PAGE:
Fintech aims to provide users with an effortless experience in different areas of finance using tools like AI, blockchain, and data science.
Owing to this convenience and accessibility that it offers, it has become important in people’s everyday lives.
In this article, we’ll understand 5 key things to be mindful of when designing for fintech.
Designing for fintech
Think about your visit to a bank or your insurance provider’s office. It wasn’t daunting now, was it?
You went in, the person at the office gave you all the information you needed, and you were out.
It is how we want a person’s UX in fintech products to be. Users generally experience both positive and negative emotions when they start using a new piece of software. And while they love the convenience of being able to carry out their financial activities online, they just as much dislike the hassle when it fails.
Hence, it is necessary to identify their emotions and design a fintech UX that appeals to them. It is where frictionless user onboarding comes into the picture.
According to AITE, 5-15% of new customer applications are abandoned before the onboarding process is complete.
When users sign in to any software, it is generally to complete a series of tasks. However, they often meet with numerous fill-me-ups and piles of indigestible information.
A good design should help them focus on the task at hand and then on to the next steps with just the right amount of information.
When users have a positive experience carrying out a single task, it leaves a good first impression and thus creates an immediate emotional impact.
This one experience provides them with a positive context for the rest of the tasks, eventually leading to emotions of trust and reliability by the time they reach the end of the activity.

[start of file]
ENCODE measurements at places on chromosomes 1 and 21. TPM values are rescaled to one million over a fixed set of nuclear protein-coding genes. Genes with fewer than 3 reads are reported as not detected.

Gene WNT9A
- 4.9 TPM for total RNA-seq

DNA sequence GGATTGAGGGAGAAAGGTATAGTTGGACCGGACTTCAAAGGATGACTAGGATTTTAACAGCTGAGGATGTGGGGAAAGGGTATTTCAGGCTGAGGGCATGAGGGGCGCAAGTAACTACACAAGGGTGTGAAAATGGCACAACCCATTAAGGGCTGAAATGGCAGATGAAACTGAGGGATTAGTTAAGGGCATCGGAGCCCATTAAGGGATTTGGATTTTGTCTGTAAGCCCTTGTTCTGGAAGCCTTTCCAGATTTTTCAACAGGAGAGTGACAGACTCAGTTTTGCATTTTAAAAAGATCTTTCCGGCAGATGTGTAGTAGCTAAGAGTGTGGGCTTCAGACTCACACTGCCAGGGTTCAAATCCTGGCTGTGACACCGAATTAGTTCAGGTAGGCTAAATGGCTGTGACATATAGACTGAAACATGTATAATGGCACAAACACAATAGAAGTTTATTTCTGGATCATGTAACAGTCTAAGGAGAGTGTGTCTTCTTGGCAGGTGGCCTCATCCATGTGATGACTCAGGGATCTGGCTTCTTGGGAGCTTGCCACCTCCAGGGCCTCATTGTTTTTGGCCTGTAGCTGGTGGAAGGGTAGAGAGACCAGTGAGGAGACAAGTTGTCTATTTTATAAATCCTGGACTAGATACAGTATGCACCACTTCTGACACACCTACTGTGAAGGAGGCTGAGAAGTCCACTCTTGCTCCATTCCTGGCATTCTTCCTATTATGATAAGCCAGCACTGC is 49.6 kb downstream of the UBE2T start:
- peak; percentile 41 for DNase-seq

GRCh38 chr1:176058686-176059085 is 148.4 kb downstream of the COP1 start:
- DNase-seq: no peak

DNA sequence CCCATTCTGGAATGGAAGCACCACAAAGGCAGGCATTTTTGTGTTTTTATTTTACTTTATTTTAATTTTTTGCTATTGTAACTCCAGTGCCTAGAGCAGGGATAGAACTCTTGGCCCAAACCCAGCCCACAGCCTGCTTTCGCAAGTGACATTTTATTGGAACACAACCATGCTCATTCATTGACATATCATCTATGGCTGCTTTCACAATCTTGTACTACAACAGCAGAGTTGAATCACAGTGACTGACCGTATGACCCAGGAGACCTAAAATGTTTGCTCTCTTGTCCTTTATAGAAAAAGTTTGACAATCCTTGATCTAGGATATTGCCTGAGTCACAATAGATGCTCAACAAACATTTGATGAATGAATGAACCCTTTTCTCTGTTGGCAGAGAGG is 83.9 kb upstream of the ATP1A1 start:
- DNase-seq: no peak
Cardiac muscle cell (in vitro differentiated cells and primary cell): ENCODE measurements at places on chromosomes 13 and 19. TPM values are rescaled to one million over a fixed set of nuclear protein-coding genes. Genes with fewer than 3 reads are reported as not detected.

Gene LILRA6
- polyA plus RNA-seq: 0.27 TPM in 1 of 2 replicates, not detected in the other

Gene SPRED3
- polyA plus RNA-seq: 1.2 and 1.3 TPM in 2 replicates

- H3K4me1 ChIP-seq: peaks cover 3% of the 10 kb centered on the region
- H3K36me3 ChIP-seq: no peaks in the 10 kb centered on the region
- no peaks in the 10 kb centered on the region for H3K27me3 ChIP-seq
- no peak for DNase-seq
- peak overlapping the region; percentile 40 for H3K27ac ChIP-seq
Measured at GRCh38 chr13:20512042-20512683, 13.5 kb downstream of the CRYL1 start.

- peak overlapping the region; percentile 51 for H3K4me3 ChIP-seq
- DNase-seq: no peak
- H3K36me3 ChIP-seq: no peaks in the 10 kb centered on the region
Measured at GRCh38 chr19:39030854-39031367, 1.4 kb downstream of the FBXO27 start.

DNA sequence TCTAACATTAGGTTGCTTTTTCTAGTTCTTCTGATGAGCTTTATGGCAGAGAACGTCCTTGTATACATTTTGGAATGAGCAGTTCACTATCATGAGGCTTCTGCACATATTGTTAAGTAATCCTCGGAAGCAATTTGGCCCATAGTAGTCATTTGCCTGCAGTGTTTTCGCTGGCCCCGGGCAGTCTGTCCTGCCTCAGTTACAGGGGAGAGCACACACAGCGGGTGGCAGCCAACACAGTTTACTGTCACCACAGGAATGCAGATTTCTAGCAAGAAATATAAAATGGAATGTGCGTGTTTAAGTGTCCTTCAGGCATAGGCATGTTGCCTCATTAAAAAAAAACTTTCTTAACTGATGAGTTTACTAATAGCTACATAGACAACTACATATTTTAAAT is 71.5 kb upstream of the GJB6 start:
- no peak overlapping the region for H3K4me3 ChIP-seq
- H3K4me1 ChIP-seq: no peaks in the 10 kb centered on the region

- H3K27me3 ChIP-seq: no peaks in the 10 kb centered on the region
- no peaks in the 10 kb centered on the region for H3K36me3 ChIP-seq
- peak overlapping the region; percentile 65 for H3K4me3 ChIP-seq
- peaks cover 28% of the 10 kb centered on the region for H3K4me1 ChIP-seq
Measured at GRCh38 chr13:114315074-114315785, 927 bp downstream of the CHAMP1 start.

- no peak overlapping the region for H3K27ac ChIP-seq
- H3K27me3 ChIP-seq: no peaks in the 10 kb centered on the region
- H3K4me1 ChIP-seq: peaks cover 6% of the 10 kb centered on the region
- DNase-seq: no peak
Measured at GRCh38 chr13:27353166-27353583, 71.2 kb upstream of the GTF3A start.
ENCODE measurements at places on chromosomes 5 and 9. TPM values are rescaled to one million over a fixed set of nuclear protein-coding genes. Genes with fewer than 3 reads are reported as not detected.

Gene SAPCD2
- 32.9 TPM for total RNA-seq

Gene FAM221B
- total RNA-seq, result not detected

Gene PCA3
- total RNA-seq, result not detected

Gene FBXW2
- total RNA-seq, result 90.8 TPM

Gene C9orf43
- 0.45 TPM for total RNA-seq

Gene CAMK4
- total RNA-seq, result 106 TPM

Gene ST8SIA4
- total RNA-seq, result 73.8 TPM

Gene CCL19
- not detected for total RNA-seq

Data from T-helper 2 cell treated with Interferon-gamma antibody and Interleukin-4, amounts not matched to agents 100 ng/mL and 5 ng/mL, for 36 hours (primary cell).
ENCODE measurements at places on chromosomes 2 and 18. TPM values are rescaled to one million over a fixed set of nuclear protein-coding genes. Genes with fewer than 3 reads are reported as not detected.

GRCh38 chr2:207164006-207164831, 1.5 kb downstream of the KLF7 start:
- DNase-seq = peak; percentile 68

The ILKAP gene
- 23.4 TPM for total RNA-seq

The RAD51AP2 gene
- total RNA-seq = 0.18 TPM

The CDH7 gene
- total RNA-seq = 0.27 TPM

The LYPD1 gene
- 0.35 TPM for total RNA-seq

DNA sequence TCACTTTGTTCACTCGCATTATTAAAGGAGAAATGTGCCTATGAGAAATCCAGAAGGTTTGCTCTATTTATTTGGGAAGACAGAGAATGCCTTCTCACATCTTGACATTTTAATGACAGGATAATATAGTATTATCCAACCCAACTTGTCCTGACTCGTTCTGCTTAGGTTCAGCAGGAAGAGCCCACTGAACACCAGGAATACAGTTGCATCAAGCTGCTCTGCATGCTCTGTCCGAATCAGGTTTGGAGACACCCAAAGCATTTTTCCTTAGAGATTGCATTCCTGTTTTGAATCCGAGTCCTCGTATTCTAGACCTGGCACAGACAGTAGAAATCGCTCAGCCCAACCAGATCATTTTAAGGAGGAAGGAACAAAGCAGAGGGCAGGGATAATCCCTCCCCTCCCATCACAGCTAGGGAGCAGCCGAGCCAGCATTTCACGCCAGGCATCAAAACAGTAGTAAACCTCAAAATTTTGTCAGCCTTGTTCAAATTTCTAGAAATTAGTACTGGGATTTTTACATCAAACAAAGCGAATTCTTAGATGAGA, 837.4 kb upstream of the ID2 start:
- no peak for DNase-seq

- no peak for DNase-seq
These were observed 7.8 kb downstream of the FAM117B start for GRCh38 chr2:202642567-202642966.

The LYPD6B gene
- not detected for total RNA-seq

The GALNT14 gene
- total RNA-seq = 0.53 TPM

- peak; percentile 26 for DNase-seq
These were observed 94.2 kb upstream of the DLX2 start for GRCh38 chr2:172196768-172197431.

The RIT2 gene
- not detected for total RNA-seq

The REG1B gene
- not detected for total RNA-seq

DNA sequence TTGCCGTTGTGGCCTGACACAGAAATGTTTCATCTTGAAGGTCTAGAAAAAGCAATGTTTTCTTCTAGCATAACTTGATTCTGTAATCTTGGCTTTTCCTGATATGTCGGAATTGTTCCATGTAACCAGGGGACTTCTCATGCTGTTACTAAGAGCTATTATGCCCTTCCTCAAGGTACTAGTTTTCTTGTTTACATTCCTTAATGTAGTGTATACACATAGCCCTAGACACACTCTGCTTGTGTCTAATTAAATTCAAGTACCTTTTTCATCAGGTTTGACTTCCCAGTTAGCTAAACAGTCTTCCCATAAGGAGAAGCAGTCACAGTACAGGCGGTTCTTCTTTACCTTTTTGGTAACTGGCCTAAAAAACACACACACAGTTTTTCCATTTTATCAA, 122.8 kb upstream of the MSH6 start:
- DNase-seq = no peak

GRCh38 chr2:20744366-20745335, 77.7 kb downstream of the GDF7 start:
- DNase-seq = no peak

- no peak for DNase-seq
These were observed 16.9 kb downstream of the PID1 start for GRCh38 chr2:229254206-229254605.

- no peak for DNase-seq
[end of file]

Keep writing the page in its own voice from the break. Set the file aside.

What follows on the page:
The last thing a user wants to do when using a fintech app is to enter the same information repeatedly. The absence of integrated information makes it arduous for them.
End-to-end integrated platforms, where the customers only have to enter their details once during the onboarding process, make the experience seamless.
Predictive analysis tools
Predictive analysis tools refer to tools that extract actionable insights from existing data to either identify a pattern or predict the outcome of a future event. ,like heatmaps, can help understand where users spend the most time in the app and the errors they come across.
Facing a problem and not being able to find a solution for it right away can be a potential friction point for the users, especially when it involves sensitive financial information.
Using AI to answer their questions faster and solve their problems instantly can streamline their transactions better.
The fintech industry is rapidly growing. There are likely chances that there might arise a need to redesign the software as per the changing user needs, technology changes, or financial regulation changes.
Fintech UX must have the scope to evolve in future and be scalable. Using Design Systems or good style guides can make this possible.
Red Route Analysis is an important exercise when designing UX in fintech. It aids in identifying the most frequently chosen paths by the users in the software.